I had to be there.
Today is the 100th anniversary of Grand Central Terminal and I made sure to swing by for a little while this morning and enjoy the party.
There was an orchestra warming up in the middle of the terminal when I arrived. A crowd was quickly forming and security was tight with police officers and National Guardsmen patrolling the place.
The luggage area was filled with displays detailing the history of what is quite possibly my favorite New York City landmark.
I am certainly not knocking the Statute of Liberty (She’s officially in Jersey), Central Park, the Empire State Building or any of the many museums, art galleries, or theaters that this city has to offer.
It’s just that Grand Central Station has a special place in my heart.
I remember the terminal back in the bad old days of the Seventies, when it was essentially a massive homeless shelter.
On a cold winter’s night, people with no place to live would move into station in search of shelter and very aggressively ask for change. I recall one freezing night in particular when the homeless outnumbered the travelers. It was a bad time for Grand Central and for New York, as well.
I want to make myself clear: I am not saying the homeless should be chased off the streets and locked up in pens. We’re all a little closer to being homeless than we would like to believe, so compassion is paramount in dealing with this problem.
But you cannot allow a major transportation hub and a magnificent work of architecture to be turned into a giant flophouse. That’s not a solution; that’s a surrender.
The First Hundred Years
Back then there was usually some foul odor in the air and the ceiling way overhead was blackened with decades’ worth of filth and grime.
Nobody went there except the commuters, of course, and they only hung around long enough to get their trains and run like hell back to the suburbs.
Ed Koch was the mayor of New York for many of those dark years and, while I wasn't a fan, it seems sadly ironic that such a charismatic New Yorker would die on the same day we celebrate the centennial of one of the city's greatest treasures.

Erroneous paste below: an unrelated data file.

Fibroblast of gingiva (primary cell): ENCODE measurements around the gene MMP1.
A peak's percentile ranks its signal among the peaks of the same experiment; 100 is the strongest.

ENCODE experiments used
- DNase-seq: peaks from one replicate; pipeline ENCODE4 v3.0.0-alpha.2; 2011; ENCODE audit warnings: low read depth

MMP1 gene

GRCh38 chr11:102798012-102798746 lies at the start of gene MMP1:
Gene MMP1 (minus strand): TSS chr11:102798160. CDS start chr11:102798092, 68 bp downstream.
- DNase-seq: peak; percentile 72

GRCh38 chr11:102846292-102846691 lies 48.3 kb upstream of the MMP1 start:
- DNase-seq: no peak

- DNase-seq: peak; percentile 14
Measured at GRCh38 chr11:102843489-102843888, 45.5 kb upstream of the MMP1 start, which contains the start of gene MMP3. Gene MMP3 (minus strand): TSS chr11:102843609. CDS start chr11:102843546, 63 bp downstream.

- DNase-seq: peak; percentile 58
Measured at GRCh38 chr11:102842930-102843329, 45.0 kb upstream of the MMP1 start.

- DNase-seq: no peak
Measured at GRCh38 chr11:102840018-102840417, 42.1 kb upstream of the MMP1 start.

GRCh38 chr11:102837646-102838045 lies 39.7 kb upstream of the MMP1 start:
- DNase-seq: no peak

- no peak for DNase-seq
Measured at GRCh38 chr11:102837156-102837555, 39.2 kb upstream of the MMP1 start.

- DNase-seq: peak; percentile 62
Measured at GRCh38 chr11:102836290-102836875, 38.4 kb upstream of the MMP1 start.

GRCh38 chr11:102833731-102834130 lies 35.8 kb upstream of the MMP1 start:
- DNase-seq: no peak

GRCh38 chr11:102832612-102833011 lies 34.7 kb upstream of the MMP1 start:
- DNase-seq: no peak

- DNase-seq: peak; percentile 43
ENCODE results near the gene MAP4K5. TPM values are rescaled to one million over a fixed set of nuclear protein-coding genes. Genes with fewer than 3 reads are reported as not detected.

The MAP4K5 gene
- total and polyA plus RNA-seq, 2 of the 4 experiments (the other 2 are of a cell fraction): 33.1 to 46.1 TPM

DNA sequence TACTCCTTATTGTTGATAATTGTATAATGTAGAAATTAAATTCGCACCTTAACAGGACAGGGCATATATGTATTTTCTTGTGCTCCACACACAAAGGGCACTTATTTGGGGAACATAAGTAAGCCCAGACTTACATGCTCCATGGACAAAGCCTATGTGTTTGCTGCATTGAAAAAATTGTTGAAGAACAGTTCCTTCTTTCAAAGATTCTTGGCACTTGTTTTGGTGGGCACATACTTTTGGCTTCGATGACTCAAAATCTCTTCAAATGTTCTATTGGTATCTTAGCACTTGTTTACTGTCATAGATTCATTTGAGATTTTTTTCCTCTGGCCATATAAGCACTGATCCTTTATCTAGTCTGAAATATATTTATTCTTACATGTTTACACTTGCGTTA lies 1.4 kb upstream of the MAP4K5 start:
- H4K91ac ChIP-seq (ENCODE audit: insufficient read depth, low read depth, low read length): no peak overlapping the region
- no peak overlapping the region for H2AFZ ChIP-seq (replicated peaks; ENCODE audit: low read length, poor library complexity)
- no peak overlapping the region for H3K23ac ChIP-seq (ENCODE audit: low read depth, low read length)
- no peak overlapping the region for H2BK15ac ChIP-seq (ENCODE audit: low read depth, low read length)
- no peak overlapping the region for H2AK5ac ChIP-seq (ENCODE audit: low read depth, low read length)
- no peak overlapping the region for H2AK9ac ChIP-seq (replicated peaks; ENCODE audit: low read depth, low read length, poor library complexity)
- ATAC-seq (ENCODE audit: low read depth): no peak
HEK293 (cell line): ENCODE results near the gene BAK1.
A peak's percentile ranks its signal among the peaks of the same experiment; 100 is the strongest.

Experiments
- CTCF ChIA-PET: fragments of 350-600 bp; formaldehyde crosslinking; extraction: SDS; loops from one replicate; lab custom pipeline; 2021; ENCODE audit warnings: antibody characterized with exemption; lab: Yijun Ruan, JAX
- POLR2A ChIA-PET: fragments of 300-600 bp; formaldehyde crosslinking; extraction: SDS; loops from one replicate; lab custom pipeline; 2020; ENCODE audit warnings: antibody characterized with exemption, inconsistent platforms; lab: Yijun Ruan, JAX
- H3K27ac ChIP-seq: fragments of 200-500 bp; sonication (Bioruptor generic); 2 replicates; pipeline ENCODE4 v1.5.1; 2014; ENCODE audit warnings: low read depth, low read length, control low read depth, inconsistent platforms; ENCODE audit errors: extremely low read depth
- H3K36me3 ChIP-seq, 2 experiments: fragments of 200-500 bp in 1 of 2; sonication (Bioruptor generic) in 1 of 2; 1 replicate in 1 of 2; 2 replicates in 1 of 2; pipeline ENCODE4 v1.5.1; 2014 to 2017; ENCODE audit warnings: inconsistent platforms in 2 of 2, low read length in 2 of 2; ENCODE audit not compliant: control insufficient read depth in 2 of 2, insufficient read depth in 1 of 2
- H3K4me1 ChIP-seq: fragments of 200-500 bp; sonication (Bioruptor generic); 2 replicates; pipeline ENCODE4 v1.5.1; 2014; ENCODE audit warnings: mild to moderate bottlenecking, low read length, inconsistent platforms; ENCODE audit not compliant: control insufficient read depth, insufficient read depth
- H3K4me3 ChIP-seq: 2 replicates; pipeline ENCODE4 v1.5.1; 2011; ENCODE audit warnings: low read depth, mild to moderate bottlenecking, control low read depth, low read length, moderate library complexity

The terminal was in danger of being torn down in 1968, but a group of concerned citizens, including Jackie Onassis, fought to save this magnificent structure from the wrecking ball.
Grand Central was refurbished and when I moved back to New York in 1998, I went to a celebration commemorating the station’s rebirth.
There were shops and restaurants in the station. That atrocious black ceiling was scrubbed clean and the original night sky shade of blue-green was restored—complete with lighted starts and outlines of constellations.
I actually encourage out-of-towners to visit Grand Central now, instead of warning them to steer clear of the place.
If I’m anywhere in the vicinity of the terminal, I’ll make a point of walking through it just to take in the atmosphere, watch the people rushing by, and admire the beautiful surroundings.
Grand Central is more than just a location to me. It’s a living, breathing place that bears witness to millions of stories passing through its doors.
I didn’t stay for very long today this morning. The terminal was getting crowded and I had to get back to work.
On the way to the subway, I noticed a man who appeared to be homeless leaning against a closed ticket window and wolfing down a sandwich. Festivities notwithstanding, we still have more work to do.
But the renovation offers an important lesson for all of us. Just like Grand Central, people can be salvaged, too. You can always shake off the grime, get back on track and resume your journey.